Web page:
The chemical composition of ancient copper-based metal changes over time due to repetitive recycling and mixing of old metal. Prehistoric copper usually contains impurities from the copper ores themselves, and some have been used as evidence of anthropomorphically induced chemical change. Research into these changes has historically relied upon the assumption of element loss linearity, which is highly misleading and in fact varies with a multitude of factors. To illustrate the complexity of such losses for prehistoric alloys, we have selected arsenical bronze (Cu-As alloys) for study. The mass loss of several Cu-As-alloys under reducing atmosphere was measured by DTA/TGA. From our comparison of the experimental results to thermodynamic calculations and literature data, it was unclear whether weight losses were solely caused by the elemental loss of arsenic. However, a prolonged time temperature-cycling run demonstrated that mainly arsenic volatilizes; hence, the non-linear mass loss from the alloy can be directly attributed to arsenic.
This is a preview of subscription content, access via your institution.
Buy single article
Instant access to the full article PDF.
Price excludes VAT (USA)
Tax calculation will be finalised during checkout.
Bray PJ, Pollard AM (2012) A new interpretative approach to the chemistry of copper-alloy objects: source, recycling and technology. Antiquity 86:853–867
Bray PJ, Cuenod A, Gosden C, Hommel P, Liu R, Pollard AM (2015) Form and flow: the ‘karmic cycle’ of copper. J Archaeol Sci 56:202–209
Caley ER (1964) Orichalcum and related ancient alloys: origin, composition and manufacture with special reference to the coinage of the Roman Empire. The American Numismatic Society, New York
Chernykh EN (1972) Ancient metallurgy in the USSR: the early metal age. Cambridge University Press, Cambridge
Dungworth DB (1996) Caley’s ‘zinc decline’ reconsidered. Numismatics Chronicle 156:228–234
Härke H (1978) Probleme der optischen Emissionsspektralanalyse in der Urgeschichtsforschung. Prähistorische Zeitschrift 53:165–276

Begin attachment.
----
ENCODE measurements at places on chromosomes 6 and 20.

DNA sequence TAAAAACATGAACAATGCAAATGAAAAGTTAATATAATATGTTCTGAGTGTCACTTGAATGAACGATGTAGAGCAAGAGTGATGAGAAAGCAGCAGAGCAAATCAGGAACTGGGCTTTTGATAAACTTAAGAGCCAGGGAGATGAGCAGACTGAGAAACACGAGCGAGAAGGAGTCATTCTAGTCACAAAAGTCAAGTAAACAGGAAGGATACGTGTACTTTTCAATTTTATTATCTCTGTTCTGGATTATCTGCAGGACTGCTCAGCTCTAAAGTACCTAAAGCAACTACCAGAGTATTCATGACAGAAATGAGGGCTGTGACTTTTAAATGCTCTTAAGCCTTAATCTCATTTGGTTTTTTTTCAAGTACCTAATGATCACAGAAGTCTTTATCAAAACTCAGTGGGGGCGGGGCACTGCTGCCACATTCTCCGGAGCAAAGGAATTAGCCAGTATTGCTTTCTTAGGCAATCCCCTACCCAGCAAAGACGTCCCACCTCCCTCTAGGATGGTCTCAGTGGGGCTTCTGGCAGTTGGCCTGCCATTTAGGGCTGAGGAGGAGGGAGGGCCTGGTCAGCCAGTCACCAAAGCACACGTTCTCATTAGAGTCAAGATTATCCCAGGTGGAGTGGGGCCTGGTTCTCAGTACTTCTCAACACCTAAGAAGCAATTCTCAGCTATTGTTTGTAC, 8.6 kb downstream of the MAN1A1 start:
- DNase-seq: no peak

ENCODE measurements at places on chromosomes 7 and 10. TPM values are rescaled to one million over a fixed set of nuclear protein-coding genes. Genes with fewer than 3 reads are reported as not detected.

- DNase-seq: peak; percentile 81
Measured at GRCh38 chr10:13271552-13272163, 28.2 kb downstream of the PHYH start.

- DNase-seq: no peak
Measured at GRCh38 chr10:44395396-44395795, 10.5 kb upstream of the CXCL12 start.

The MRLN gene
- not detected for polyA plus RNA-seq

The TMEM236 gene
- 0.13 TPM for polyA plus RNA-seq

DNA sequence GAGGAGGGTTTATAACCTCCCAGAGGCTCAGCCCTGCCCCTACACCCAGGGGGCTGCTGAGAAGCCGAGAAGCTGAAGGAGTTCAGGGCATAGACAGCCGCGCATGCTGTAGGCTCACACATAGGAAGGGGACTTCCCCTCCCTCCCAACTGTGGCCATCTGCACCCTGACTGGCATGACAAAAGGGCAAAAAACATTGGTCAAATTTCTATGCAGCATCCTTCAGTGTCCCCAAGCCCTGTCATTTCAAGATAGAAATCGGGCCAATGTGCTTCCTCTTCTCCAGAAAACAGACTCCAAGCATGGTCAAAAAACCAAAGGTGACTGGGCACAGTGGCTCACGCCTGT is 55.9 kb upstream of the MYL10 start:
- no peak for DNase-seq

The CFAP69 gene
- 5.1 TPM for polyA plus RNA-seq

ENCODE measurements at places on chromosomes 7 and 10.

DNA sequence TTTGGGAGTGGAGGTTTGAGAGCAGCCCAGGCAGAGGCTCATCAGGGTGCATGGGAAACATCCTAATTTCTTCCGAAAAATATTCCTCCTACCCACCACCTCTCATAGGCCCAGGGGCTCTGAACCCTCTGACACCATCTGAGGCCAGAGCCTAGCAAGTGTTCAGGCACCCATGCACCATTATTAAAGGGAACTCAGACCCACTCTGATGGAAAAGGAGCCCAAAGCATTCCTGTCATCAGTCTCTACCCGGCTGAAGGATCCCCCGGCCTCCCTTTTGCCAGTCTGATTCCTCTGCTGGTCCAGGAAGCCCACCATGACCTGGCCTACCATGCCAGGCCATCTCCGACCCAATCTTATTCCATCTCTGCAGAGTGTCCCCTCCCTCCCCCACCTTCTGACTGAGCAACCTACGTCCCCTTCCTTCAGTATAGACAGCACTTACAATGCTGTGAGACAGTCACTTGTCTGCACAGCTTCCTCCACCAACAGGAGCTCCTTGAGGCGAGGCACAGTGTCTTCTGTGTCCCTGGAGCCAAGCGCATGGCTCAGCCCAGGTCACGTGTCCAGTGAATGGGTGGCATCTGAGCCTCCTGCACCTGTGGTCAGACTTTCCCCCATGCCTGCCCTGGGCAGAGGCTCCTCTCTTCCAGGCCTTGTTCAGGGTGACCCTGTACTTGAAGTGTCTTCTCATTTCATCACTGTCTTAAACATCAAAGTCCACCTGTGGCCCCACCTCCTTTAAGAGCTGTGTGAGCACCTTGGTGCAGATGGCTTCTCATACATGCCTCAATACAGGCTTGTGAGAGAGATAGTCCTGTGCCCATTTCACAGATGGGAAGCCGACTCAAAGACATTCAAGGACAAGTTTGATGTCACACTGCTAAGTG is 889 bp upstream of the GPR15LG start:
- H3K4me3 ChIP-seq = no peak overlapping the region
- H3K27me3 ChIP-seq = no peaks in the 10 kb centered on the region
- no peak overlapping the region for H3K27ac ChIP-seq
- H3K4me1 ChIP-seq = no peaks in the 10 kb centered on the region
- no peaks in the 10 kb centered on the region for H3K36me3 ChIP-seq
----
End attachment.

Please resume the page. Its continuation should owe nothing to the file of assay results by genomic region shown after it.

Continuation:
Haubner R, Ertl F, Strobl S (2017) Examinations of a bronze ingot made of fahlore. Pract Metallography 54:107–117
Hodson FR (1969) Searching for structure within multivariate archaeological data. World Archaeol 1:90–105
Jochum-Zimmermann E, Senn EM, Wichser A (2005) Zum Verhalten von Spurenelementen und Legierungsbestandteilen in Kupfer bei der Weiterverarbeitung des Metalls. Experimentelle Archäologie in Europa Bilanz 2004(3):127–136
Junghans S, Sangmeister E, Schröder M (1968–1974) Kupfer und Bronze in der frühen Metallzeit Europas, Gebr. Mann, Berlin, (4 volumes)
Krause R (2003) Studien zur kupfer- und frühbronzezeitlichen Metallurgie zwischen Karpatenbecken und Ostsee. Leidorf, Rahden
McKerrell H, Tylecote RF (1972) The working of copper-arsenic alloys in the Early Bronze Age and the effect on the determination of provenance. Proc Prehist Soc 38:209–218
Mödlinger M, Sabatini B (2016) A re-evaluation of inverse segregation in prehistoric Cu-As objects. J Archaeol Sci 74:60–74
Pernicka E (1990) Entstehung und Ausbreitung der Metallurgie in Prähistorischer Zeit. Jahrbuch Römisch-Germanisches Zentralmuseum 34:607–714
Pernicka E (1999) Trace element fingerprinting of ancient copper: a guide to technology or provenance? In: Young SMM, Pollard AM, Budd P, Ixer RA (eds) Metals in antiquity. BAR International Series 792 (Oxford 1999) 163–171
Plascencia G, Utigard T (2003) In: Kongoli F, Itagaki K, Yamauchi C, Sohn HY (eds) Metallurgical and materials processing: principles and technologies (Yazawa International Symposium), volume 2, high-temperature metal production, 359–369
Pollard AM, Bray PJ (2014) Chemical and isotopic studies of ancient metals. In: Roberts BW, Thornton CP (eds) A global perspective in early metallurgy. Springer, New York, pp 217–237
Pollard AM, Bray PJ (2015) A new method for combining lead isotope and lead abundance data to characterise archaeological copper alloys. Archaeometry 57(6):996–1008
Pollard AM, Bray PJ, Gosden C (2014) Is there something missing in scientific provenance studies of prehistoric artefacts? Antiquity 88:625–631
Redlich O, Kister AT (1948) Thermodynamics of non-electrolyte solutions, x-y-t relations in a binary system. Ind Eng Chem 40:341–345
Sabatini B (2015) The Cu-As-Ni system: a chemical thermodynamic model for ancient recycling. JOM 67(12):2984–2992
Subramanian BR, Laughlin DE (1988) Bull Alloy Phase Diagr 9/5:605
Voisin LA (2012) Distribution of precious metals during the reducing pyrometallurgical processes of complex copper materials, noble metals. In: Yen-Hsun S (ed) InTech. Available from: http://cdn.intechopen.com/pdfs/27198.pdf (February 2017)
Yazawa A, Nakazawa S (1998) Evaluation of non-equilibrium minor components in pyrometallurgy. EPD Congress:641–655
This work was supported by the European Union’s Horizon 2020 research and innovation program under the Marie Skłodowska-Curie Actions [grant no. 656244].
About this article
Cite this article
Mödlinger, M., de Oro Calderon, R. & Haubner, R. Arsenic loss during metallurgical processing of arsenical bronze. Archaeol Anthropol Sci 11, 133–140 (2019). https://doi.org/10.1007/s12520-017-0534-1